There are few things as confusing and complex than the topic of our current economic crises. It reads like a Tom Clancy novel – unregulated government spending, hidden deals, and a trillion dollar coin loophole. But this isn’t fiction, it’s our government.
The January 1st deadline known as the fiscal cliff has come and gone, but what has changed? The Senate has approved the Fiscal Cliff deal, but what does it mean to everyday small business owners?
Boiled down to its most basic elements, the fiscal cliff and the new tax bill was an expiration of the Bush administration’s tax cuts, and the need to balance the federal budget and reduce the national deficit, which is currently at a mind-boggling $16.5 Trillion. To put it in a better perspective, if every American citizen paid an equal share to balance the budget, we would each owe $52,304.91. As a country we are deep in the red, which places a huge burden on not only the government, but the American market and people.
Many fear that small businesses will receive the brunt of the impact as big government scrambles to cut back on spending. Tax breaks and incentives that have allowed small business owners to get off the ground may now lose that crucial support.
There are plenty of articles detailing the concerns small business owners have about the Fiscal Cliff deal, but with all of the fear and confusion going around, we thought it would be beneficial to highlight the good news about the tax bill and what it means to small business.
The Good News
For starters, the good – probably the best news – is that 97% of businesses will not see their income taxes go up in 2013. This was an area of primary concern for small business owners everywhere, and the new bill promises that a large majority of entrepreneurs will not see an increase on this front.
Secondly, the new tax deal makes permanent the extension of a handful of incentives that bode well for small business owners. Such as:
1. R&D tax credit: This deduction allows businesses to qualify for tax breaks based on their ability to test and improve new innovations in certain sectors of the market. Read Bloomberg to learn more details and see if your business qualifies.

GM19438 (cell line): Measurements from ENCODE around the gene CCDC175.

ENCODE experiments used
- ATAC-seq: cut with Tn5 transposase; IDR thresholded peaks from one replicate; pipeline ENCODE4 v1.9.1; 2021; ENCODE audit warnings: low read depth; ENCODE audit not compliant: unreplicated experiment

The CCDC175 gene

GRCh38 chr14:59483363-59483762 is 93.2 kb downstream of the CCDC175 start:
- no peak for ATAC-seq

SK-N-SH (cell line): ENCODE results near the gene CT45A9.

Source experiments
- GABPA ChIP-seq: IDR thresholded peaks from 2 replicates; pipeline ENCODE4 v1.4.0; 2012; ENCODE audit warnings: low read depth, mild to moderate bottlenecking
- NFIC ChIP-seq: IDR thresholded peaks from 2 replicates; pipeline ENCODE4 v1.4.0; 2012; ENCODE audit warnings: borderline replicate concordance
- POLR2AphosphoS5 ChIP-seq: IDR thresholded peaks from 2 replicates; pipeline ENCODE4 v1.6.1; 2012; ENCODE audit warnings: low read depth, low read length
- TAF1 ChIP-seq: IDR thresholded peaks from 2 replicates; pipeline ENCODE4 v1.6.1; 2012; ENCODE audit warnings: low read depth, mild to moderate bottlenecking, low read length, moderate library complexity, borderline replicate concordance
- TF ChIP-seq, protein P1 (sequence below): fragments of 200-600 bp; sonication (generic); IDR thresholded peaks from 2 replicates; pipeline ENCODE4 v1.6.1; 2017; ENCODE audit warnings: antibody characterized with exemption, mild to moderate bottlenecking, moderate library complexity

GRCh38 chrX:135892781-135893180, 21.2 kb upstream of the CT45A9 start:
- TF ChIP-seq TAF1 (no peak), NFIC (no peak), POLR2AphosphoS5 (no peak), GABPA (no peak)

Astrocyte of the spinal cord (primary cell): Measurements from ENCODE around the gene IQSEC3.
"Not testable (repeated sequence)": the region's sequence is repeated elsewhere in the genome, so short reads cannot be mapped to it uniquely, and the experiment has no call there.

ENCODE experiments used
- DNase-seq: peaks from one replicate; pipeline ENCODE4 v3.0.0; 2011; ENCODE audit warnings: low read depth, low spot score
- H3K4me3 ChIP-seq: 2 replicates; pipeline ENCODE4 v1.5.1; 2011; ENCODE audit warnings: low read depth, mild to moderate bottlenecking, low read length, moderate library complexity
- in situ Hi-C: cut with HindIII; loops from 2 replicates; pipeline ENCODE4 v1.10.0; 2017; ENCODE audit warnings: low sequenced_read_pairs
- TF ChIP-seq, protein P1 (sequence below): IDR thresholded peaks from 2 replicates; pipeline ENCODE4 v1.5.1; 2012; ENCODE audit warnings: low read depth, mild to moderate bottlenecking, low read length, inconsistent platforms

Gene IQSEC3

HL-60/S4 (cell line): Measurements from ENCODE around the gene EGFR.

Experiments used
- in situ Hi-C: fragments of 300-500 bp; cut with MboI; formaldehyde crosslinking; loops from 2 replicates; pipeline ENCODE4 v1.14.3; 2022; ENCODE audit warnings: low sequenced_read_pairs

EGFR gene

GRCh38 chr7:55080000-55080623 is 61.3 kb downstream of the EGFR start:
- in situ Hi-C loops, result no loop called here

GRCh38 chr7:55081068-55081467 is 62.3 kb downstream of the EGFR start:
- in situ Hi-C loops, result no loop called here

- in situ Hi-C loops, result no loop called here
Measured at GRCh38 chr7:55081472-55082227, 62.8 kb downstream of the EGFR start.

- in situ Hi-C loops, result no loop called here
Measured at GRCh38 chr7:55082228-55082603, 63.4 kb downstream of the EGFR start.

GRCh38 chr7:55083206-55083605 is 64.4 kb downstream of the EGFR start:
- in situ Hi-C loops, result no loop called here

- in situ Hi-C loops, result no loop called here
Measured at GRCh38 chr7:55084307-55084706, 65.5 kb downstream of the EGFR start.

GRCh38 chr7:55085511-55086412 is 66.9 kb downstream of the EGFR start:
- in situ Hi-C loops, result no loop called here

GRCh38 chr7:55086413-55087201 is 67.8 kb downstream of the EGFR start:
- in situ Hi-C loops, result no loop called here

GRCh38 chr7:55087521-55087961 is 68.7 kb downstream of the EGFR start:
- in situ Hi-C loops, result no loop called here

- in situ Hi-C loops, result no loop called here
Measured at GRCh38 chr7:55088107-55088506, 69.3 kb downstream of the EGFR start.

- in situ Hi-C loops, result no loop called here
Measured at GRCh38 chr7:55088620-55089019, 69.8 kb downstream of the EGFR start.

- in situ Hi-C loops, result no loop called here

2. Section 179 deduction: This break is allows businesses to deduct the full purchase of equipment and software financed during the tax year. This is huge for small businesses that need help getting the ball rolling. As an added benefit, the limit you can claim has been increased from $125,000 to $500,000.
3. Work Opportunity tax credit: This credit gives our Veterans, under-served citizens, and small businesses a helping hand by allowing businesses to save up to 40% of the qualifying employee’s wages.
4. New Market tax credit: This deduction encourages businesses to invest in community development by giving credit for up to 39% of the investment for qualified initiatives. Visit the government site to learn more.
Lastly, increased certainty in taxes (even if it means increased taxes) is always better for the market than uncertainty. Accountants everywhere will acknowledge the need for tax stability for a growing economy. Recent data from the Mercatus Center at George Mason University supports this tenant of economics.
The national and global ramifications of the new tax bill have yet to be felt, or even fully understood. (Click here to read the new tax bill (pdf) in its entirety – good luck!) Fortunately, analysts have found that the future may not look as bleak for small businesses as originally feared. There may be light at the end of the tunnel.
Check back with our blog to get small business tips and the latest updates about the new tax bill.
*Note that these new changes are only estimates from the Joint Committee on Taxation, and actual changes that have not yet been implemented. As of January 26, the Senate and House of Representatives approved of the new bill, which is expected to be made law shortly.